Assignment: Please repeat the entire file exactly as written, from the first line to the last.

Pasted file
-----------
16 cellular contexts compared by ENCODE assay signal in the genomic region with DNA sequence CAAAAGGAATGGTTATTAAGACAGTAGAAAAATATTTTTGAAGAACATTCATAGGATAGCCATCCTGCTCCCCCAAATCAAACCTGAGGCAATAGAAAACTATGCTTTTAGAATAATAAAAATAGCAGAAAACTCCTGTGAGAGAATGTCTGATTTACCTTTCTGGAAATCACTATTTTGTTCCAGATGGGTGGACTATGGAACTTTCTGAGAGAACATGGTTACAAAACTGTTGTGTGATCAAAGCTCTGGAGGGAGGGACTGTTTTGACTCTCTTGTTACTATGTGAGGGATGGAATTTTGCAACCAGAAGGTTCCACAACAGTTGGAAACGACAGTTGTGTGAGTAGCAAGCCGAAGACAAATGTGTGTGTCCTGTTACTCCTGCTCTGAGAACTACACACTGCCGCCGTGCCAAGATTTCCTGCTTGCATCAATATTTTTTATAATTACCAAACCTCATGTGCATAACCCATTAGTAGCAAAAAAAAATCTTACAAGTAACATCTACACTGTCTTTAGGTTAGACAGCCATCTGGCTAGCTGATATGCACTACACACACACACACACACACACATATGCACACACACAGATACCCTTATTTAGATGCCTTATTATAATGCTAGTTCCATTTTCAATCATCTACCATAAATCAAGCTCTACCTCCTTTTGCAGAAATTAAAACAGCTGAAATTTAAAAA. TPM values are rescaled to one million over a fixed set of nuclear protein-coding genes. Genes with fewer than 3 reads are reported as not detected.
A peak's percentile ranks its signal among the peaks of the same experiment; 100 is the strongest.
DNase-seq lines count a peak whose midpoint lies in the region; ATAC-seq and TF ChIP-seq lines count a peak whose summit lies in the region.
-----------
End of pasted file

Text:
16 cellular contexts compared by ENCODE assay signal in the genomic region with DNA sequence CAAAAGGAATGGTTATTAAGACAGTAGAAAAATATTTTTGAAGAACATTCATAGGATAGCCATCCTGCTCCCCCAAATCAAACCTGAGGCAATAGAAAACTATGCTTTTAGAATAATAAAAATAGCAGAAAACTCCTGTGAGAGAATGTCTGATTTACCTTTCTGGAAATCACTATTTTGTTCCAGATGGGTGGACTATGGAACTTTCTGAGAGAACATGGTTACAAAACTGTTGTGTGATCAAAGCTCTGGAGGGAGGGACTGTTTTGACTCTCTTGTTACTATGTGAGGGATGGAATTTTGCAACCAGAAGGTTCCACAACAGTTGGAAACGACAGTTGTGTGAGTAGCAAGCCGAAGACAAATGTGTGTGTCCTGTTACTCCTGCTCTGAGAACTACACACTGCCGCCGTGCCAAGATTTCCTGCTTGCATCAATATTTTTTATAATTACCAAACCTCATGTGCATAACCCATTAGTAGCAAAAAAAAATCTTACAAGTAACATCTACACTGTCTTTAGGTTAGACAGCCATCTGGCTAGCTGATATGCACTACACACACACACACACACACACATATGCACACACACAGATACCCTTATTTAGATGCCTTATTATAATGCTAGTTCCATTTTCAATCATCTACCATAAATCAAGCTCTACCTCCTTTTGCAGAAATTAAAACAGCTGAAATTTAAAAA. TPM values are rescaled to one million over a fixed set of nuclear protein-coding genes. Genes with fewer than 3 reads are reported as not detected.
A peak's percentile ranks its signal among the peaks of the same experiment; 100 is the strongest.
DNase-seq lines count a peak whose midpoint lies in the region; ATAC-seq and TF ChIP-seq lines count a peak whose summit lies in the region.